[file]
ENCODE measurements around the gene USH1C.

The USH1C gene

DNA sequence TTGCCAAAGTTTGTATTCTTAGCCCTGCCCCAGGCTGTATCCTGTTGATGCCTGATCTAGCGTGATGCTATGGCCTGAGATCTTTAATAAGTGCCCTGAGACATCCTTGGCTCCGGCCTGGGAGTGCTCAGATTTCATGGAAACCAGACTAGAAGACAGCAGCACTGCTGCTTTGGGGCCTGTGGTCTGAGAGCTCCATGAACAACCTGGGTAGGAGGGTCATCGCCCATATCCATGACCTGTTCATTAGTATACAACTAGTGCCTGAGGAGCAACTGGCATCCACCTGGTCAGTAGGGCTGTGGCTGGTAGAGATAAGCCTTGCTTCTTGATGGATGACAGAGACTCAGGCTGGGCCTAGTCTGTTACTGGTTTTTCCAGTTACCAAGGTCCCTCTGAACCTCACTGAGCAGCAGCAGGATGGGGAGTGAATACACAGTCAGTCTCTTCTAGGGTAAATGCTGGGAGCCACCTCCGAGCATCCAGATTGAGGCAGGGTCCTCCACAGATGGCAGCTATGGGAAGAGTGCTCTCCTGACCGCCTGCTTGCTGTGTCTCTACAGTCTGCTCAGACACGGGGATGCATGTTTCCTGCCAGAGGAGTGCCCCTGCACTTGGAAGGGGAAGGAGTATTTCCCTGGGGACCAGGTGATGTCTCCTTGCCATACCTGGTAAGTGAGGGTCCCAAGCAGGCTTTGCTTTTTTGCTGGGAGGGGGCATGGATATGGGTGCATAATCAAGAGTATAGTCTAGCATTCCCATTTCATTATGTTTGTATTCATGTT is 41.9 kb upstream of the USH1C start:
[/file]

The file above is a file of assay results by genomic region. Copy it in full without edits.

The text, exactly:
ENCODE measurements around the gene USH1C.

The USH1C gene

DNA sequence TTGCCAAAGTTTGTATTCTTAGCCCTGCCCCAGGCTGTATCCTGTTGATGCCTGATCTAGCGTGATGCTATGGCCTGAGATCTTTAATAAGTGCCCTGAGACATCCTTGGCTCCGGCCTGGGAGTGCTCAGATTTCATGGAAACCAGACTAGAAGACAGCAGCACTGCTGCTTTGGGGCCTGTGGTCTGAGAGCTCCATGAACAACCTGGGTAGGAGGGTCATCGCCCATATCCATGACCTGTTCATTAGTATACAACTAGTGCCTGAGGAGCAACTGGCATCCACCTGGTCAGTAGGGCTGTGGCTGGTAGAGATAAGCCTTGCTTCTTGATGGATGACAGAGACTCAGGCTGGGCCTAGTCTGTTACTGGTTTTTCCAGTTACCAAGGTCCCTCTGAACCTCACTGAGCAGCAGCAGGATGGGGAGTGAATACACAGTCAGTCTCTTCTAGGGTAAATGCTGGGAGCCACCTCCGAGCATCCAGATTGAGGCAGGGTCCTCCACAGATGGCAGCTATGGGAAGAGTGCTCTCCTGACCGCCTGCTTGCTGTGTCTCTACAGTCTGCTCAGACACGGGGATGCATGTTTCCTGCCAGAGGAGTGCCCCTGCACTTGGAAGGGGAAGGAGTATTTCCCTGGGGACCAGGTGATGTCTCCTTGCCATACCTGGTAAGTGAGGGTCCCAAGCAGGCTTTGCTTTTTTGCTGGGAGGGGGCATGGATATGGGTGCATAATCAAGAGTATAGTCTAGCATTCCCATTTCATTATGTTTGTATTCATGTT is 41.9 kb upstream of the USH1C start: